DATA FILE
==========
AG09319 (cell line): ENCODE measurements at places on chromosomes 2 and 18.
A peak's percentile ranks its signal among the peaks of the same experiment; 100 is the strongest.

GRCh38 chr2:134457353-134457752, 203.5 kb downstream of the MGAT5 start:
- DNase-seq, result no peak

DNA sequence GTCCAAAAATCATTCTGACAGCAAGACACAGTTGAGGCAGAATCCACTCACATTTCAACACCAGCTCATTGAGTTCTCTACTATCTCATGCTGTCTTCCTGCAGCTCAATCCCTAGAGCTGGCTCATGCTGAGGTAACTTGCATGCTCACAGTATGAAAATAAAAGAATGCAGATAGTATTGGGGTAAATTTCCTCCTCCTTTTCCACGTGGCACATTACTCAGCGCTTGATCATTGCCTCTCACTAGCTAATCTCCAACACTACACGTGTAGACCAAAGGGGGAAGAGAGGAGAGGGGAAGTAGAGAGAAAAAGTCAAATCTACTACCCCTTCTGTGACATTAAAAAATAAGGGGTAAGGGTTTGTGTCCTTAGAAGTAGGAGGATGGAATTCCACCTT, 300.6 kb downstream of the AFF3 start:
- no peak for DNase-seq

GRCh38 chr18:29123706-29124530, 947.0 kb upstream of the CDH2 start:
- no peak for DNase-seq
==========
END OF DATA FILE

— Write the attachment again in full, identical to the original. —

AG09319 (cell line): ENCODE measurements at places on chromosomes 2 and 18.
A peak's percentile ranks its signal among the peaks of the same experiment; 100 is the strongest.

GRCh38 chr2:134457353-134457752, 203.5 kb downstream of the MGAT5 start:
- DNase-seq, result no peak

DNA sequence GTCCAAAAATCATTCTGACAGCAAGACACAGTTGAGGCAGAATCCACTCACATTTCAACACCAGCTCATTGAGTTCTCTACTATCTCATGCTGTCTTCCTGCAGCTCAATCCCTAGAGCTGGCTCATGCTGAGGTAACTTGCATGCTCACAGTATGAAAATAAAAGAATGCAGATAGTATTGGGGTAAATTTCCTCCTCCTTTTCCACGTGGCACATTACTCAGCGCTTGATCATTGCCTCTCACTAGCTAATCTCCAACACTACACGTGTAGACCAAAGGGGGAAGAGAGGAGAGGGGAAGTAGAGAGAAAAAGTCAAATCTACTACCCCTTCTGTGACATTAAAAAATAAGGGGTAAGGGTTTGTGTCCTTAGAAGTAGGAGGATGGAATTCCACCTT, 300.6 kb downstream of the AFF3 start:
- no peak for DNase-seq

GRCh38 chr18:29123706-29124530, 947.0 kb upstream of the CDH2 start:
- no peak for DNase-seq